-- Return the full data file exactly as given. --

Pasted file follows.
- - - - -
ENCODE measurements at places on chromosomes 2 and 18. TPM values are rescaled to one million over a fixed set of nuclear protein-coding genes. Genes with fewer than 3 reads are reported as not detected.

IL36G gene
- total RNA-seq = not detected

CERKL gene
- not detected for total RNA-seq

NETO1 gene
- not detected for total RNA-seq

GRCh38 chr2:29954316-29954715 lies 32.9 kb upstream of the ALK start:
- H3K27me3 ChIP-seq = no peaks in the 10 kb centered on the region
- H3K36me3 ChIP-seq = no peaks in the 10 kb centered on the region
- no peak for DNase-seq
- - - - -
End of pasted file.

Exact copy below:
ENCODE measurements at places on chromosomes 2 and 18. TPM values are rescaled to one million over a fixed set of nuclear protein-coding genes. Genes with fewer than 3 reads are reported as not detected.

IL36G gene
- total RNA-seq = not detected

CERKL gene
- not detected for total RNA-seq

NETO1 gene
- not detected for total RNA-seq

GRCh38 chr2:29954316-29954715 lies 32.9 kb upstream of the ALK start:
- H3K27me3 ChIP-seq = no peaks in the 10 kb centered on the region
- H3K36me3 ChIP-seq = no peaks in the 10 kb centered on the region
- no peak for DNase-seq